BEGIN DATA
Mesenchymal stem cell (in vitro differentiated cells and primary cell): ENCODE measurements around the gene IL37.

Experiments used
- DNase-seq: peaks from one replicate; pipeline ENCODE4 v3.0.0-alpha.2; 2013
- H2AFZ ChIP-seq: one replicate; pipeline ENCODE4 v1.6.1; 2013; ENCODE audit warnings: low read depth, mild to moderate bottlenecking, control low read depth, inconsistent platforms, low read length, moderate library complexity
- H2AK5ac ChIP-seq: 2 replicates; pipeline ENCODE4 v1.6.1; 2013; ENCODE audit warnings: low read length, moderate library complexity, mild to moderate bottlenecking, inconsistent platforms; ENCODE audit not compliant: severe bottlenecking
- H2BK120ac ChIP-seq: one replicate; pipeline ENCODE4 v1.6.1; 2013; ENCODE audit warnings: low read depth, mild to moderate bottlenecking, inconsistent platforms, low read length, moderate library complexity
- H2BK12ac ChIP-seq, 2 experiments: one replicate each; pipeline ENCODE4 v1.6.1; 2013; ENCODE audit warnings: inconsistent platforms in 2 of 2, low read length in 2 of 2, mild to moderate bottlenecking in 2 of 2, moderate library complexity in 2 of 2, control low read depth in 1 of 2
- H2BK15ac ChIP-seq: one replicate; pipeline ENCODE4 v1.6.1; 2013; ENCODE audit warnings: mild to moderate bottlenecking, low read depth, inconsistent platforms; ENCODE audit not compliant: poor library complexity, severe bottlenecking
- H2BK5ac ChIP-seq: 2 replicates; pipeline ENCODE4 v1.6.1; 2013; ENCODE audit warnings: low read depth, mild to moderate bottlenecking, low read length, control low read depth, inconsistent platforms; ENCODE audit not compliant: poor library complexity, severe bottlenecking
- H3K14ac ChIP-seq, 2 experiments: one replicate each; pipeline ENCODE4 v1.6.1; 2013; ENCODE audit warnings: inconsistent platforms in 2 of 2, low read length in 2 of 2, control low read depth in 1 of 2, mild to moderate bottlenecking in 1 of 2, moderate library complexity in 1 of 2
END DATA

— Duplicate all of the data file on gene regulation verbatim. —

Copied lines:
Mesenchymal stem cell (in vitro differentiated cells and primary cell): ENCODE measurements around the gene IL37.

Experiments used
- DNase-seq: peaks from one replicate; pipeline ENCODE4 v3.0.0-alpha.2; 2013
- H2AFZ ChIP-seq: one replicate; pipeline ENCODE4 v1.6.1; 2013; ENCODE audit warnings: low read depth, mild to moderate bottlenecking, control low read depth, inconsistent platforms, low read length, moderate library complexity
- H2AK5ac ChIP-seq: 2 replicates; pipeline ENCODE4 v1.6.1; 2013; ENCODE audit warnings: low read length, moderate library complexity, mild to moderate bottlenecking, inconsistent platforms; ENCODE audit not compliant: severe bottlenecking
- H2BK120ac ChIP-seq: one replicate; pipeline ENCODE4 v1.6.1; 2013; ENCODE audit warnings: low read depth, mild to moderate bottlenecking, inconsistent platforms, low read length, moderate library complexity
- H2BK12ac ChIP-seq, 2 experiments: one replicate each; pipeline ENCODE4 v1.6.1; 2013; ENCODE audit warnings: inconsistent platforms in 2 of 2, low read length in 2 of 2, mild to moderate bottlenecking in 2 of 2, moderate library complexity in 2 of 2, control low read depth in 1 of 2
- H2BK15ac ChIP-seq: one replicate; pipeline ENCODE4 v1.6.1; 2013; ENCODE audit warnings: mild to moderate bottlenecking, low read depth, inconsistent platforms; ENCODE audit not compliant: poor library complexity, severe bottlenecking
- H2BK5ac ChIP-seq: 2 replicates; pipeline ENCODE4 v1.6.1; 2013; ENCODE audit warnings: low read depth, mild to moderate bottlenecking, low read length, control low read depth, inconsistent platforms; ENCODE audit not compliant: poor library complexity, severe bottlenecking
- H3K14ac ChIP-seq, 2 experiments: one replicate each; pipeline ENCODE4 v1.6.1; 2013; ENCODE audit warnings: inconsistent platforms in 2 of 2, low read length in 2 of 2, control low read depth in 1 of 2, mild to moderate bottlenecking in 1 of 2, moderate library complexity in 1 of 2